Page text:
‘Tide of Debt’
“The global economy is afloat on a tide of debt,” he said. “We’re going to have to generate organic growth rather than borrowing growth.”
In the euro area, some steps are being taken to buoy growth. The 17 euro countries are pursuing a “euro plus pact” aimed at boosting competitiveness in ways such as corporate tax harmonization and abolishing wage indexation. Greece is opening up more than 150 occupations, from taxi-driving to hairdressing, to competition, Spain raised its retirement age to 67 and Portugal plans to cut employers’ social security contributions.
While the German government last week lobbied its companies to consider investing in Greece’s telecommunications and renewable energy sectors, Anton Boerner, president of Germany’s BGA exporters group, said “the ball’s in the Greek court to create a framework for investment.”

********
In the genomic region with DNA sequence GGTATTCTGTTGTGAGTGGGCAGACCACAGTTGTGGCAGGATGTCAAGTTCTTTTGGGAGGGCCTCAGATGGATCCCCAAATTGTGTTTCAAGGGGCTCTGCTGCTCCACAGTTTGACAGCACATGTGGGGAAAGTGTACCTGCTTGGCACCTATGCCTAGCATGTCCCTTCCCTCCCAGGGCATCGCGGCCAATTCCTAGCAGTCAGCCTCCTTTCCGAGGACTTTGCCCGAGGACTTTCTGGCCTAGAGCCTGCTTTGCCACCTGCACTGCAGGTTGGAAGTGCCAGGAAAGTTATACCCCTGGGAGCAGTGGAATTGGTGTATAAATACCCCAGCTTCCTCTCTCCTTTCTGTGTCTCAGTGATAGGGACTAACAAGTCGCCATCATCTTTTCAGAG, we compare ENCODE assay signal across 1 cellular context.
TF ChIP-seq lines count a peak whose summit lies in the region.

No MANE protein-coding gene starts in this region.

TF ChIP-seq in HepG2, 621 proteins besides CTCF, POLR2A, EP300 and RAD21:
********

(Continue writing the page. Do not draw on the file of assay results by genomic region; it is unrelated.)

Greece is ranked 109th by the World Bank for the cost of doing business there and the World Economic Forum places it 83rd for competitiveness, below Rwanda and Guatemala.
Allen Sinai, president of Decision Economics in New York, said the U.S. and other debt-strapped, slow-growth economies are between a rock and hard place. The policies normally prescribed for promoting recovery -- tax cuts and government spending increases -- would enlarge the deficit, while the steps needed to reduce debt risk hurting growth.
The answer, he said, may be for the U.S. to overhaul the tax code, promoting economic growth through lower rates while sparing the government a loss of revenue by doing away with loopholes and deductions for special interests.
“We have a growth crisis as well as a deficit crisis,” Sinai said. “We need to tackle both the numerator and the denominator of the debt burden.”